Patients Control Pain with Real-Time Functional MRI
Study finds that MRI training could help patients reduce chronic pain
TUESDAY, Dec. 13 (HealthDay News) -- Patients can control chronic pain by learning to use real-time functional MRI (rtfMRI), according to a study published Dec. 20 in the Proceedings of the National Academy of Sciences.
R. Christopher deCharms, M.D., of Stanford University in Stanford, Calif., and colleagues studied of 36 healthy volunteers and 12 pain patients.
The researchers found that subjects trained to use rtfMRI learned to control pain activation in the rostral anterior cingulate cortex (rACC), a region of their brain involved in pain perception and regulation. When subjects deliberately induced increases or decreases in rACC fMRI activation, there was a corresponding change in the perception of pain caused by an applied noxious thermal stimulus.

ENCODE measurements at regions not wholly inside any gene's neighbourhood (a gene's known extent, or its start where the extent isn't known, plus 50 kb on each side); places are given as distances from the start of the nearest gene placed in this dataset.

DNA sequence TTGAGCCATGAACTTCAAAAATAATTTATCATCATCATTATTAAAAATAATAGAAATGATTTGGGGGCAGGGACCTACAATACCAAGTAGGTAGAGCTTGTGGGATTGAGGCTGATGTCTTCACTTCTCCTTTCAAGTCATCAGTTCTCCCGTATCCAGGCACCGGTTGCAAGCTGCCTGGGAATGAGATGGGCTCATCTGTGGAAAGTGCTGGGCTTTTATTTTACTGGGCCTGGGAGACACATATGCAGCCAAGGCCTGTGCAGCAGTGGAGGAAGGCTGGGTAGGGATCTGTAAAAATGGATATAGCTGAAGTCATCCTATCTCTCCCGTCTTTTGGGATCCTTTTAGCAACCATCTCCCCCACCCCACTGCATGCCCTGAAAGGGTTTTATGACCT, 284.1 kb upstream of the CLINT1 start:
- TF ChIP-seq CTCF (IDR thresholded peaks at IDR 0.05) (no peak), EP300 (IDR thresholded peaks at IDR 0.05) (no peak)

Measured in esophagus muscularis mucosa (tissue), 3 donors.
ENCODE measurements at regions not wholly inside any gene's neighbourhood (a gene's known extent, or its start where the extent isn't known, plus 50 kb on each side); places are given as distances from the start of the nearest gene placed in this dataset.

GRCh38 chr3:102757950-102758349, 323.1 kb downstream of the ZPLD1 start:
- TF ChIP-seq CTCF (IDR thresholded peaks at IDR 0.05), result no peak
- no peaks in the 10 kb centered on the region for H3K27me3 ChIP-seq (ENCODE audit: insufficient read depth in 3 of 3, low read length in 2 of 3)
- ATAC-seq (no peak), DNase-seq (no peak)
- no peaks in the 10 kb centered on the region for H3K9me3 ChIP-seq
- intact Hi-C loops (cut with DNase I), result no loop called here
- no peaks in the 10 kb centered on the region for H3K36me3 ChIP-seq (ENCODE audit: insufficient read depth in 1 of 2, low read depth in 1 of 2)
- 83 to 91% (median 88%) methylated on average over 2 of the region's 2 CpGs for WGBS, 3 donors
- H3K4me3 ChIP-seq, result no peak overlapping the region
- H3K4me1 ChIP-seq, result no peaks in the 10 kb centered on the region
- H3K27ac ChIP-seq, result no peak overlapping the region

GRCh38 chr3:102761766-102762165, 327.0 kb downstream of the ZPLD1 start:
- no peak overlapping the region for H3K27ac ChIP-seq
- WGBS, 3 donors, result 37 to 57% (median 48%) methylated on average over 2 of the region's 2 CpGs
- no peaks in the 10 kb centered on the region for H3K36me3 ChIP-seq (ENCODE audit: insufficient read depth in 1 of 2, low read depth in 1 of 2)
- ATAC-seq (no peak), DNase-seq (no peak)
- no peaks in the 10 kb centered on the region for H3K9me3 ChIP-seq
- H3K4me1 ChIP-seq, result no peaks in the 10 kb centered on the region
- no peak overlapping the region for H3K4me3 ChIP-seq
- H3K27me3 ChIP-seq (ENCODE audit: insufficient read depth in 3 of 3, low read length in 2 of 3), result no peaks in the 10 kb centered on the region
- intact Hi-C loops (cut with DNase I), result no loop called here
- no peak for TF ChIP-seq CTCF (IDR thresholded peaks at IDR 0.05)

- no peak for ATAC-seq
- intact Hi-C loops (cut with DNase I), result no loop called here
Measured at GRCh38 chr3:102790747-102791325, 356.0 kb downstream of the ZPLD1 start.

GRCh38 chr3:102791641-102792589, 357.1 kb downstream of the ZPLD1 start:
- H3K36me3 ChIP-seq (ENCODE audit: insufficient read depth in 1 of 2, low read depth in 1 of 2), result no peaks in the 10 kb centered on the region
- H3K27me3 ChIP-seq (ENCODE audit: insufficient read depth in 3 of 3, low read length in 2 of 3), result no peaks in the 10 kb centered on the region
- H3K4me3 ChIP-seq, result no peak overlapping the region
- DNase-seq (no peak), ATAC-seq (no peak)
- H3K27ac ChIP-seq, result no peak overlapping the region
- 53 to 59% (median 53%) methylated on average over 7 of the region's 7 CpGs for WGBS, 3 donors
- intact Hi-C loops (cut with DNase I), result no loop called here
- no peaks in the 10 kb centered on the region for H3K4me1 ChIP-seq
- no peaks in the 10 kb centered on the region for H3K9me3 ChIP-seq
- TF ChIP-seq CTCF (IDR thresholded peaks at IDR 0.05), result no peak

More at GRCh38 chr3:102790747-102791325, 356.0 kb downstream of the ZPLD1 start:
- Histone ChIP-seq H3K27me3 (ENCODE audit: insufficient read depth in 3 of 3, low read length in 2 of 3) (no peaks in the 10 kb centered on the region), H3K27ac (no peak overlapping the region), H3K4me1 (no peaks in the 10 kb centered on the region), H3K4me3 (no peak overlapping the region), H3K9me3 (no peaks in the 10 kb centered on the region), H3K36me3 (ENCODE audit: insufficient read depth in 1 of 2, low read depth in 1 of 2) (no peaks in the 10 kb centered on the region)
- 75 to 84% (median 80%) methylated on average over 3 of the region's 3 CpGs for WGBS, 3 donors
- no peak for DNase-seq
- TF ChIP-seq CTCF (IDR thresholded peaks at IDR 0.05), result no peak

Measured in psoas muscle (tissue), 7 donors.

"These findings show that individuals can gain voluntary control over activation in a specific brain region given appropriate training, that voluntary control over activation in rACC leads to control over pain perception, and that these effects were powerful enough to impact severe, chronic clinical pain," the authors conclude. "Approaches using rtfMRI will have to be fully tested in thorough clinical trials before clinical use."